Researchers in the Cockrell School of Engineering at The University of Texas at Austin will work with the U.S. Army Research Labs (ARL) and Uber Elevate to help develop new rotor technology for vehicles that will be used in Uber’s proposed urban aviation ride-share network — called uberAIR.
Last year, Uber announced that the first Uber Elevate cities would be Dallas (DFW metroplex) and Los Angeles, with a goal of flight demonstrations in 2020 and plans to make uberAIR commercially available to riders in those cities by 2023. As part of the uberAIR program, the company has entered into partnerships with several major aircraft manufacturers and signed a space act agreement with NASA, which will stimulate the development of new unmanned traffic management concepts and aerial safety systems.
The design of the vertical take-off and landing (VTOL) aircraft to be used in the project specifies that it is a fully electric vehicle with a cruising speed of 150-200 mph, a cruising altitude of 1,000-2,000 feet and the ability to complete trips of up to 60 miles on a single charge.
“UT is uniquely positioned to contribute to this new technology, and Uber has recognized that,” said Jayant Sirohi, associate professor in UT’s Department of Aerospace Engineering and Engineering Mechanics and the UT team leader on the project. “In addition to the technical expertise we bring to this area, we also already have a rig to test new rotor configurations right here on campus.”
Sirohi is one of the country’s leading experts in unmanned aerial vehicle (UAV) technology, VTOL aircraft and fixed- and rotary-wing aeroelasticity. He and his team, which includes postdoctoral fellow Christopher Cameron and Charles Tinney from UT’s Applied Research Laboratories, will explore the efficiency and noise signature of stacked co-rotating rotors, or propellers, for VTOL, a novel flying technology in which two rotor systems are stacked on top of each other and rotating in the same direction.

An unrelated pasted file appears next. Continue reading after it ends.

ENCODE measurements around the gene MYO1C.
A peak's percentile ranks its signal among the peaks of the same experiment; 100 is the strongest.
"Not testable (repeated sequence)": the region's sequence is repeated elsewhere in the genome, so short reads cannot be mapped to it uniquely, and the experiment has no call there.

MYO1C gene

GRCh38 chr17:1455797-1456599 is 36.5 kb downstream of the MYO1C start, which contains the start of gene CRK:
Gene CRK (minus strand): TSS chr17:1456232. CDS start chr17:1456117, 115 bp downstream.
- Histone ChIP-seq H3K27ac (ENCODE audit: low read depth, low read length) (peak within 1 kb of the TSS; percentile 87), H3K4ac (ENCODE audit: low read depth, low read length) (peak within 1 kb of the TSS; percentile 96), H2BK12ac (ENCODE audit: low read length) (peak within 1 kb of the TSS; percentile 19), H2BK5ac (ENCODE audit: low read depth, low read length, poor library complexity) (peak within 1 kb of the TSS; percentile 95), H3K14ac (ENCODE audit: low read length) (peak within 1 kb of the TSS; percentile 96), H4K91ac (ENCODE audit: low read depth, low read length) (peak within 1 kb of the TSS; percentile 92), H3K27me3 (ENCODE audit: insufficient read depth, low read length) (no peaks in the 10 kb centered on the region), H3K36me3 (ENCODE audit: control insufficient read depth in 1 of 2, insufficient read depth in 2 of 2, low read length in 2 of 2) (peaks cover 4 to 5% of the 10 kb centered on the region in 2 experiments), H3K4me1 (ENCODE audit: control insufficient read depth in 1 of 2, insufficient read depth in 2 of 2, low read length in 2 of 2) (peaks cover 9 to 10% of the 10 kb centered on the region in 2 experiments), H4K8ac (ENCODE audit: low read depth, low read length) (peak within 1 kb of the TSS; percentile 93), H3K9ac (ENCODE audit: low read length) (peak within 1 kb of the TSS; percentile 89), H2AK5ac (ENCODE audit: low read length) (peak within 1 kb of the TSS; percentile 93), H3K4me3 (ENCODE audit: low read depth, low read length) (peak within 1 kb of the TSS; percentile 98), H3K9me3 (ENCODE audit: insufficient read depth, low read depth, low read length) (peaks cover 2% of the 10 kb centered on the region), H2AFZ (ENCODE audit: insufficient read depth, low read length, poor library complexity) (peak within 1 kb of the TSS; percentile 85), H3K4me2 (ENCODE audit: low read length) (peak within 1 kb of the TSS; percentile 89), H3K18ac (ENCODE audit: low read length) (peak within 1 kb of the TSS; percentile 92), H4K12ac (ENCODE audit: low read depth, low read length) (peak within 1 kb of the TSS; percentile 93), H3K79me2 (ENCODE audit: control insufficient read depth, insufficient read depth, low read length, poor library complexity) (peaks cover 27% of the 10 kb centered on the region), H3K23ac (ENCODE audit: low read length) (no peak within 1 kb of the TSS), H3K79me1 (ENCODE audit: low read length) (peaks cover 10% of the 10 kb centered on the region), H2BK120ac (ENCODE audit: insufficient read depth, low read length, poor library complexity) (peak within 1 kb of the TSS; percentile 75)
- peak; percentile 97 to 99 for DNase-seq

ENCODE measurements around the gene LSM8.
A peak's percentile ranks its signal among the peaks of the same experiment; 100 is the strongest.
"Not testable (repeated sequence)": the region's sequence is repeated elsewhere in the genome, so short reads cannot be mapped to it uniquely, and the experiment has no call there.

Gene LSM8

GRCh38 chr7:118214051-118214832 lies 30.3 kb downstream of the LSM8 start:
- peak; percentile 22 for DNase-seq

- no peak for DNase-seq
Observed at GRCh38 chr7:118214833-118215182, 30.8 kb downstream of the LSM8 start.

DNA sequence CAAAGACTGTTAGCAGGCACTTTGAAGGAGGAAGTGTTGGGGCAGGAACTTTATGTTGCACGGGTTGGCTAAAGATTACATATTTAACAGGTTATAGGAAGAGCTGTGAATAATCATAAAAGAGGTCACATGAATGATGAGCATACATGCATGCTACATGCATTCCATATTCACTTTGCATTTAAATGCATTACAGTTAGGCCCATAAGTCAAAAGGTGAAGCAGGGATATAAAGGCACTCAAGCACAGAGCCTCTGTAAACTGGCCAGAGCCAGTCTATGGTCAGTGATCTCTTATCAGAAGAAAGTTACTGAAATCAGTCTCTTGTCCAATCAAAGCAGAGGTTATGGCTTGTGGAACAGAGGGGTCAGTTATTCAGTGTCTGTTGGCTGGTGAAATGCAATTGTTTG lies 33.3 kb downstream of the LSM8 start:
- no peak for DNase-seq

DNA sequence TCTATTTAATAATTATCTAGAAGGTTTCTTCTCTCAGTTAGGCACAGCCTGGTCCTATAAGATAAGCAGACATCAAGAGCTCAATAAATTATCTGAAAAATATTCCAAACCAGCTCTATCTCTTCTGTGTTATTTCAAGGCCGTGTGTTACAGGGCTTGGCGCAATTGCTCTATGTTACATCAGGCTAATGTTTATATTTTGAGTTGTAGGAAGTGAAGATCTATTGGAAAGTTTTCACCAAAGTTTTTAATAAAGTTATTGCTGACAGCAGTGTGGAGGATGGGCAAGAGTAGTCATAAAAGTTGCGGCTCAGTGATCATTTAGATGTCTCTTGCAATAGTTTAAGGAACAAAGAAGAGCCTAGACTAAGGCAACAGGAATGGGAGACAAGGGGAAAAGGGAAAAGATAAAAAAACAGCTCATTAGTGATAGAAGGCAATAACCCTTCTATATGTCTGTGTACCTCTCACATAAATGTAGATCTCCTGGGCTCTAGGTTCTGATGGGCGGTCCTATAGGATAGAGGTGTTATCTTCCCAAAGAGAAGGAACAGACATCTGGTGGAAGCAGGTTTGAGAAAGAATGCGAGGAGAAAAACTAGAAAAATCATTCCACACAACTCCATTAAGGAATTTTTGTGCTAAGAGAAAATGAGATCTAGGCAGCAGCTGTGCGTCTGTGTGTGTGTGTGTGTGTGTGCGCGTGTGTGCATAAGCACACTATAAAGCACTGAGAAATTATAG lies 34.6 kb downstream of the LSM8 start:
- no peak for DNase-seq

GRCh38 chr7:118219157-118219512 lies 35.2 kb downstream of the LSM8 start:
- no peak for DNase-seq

Preliminary testing of this concept has shown the potential for stacked co-rotating rotors to be more efficient than other approaches while simultaneously improving versatility and overall performance for a flying craft.
Both of the proposed Uber Elevate launch cities suffer from major traffic congestion, especially during rush hour. For example, the current drive from DFW International Airport to the nearby city of Frisco, a distance of less than 25 miles, could take up to an hour during rush hour. In an uberAIR vehicle, it could take less than 10 minutes.
An official launch of the collaboration takes place today on campus with leaders from Uber, ARL and UT in attendance.
Video available here.
For more information, contact: Johnny Holden, Cockrell School of Engineering, 512-471-2129.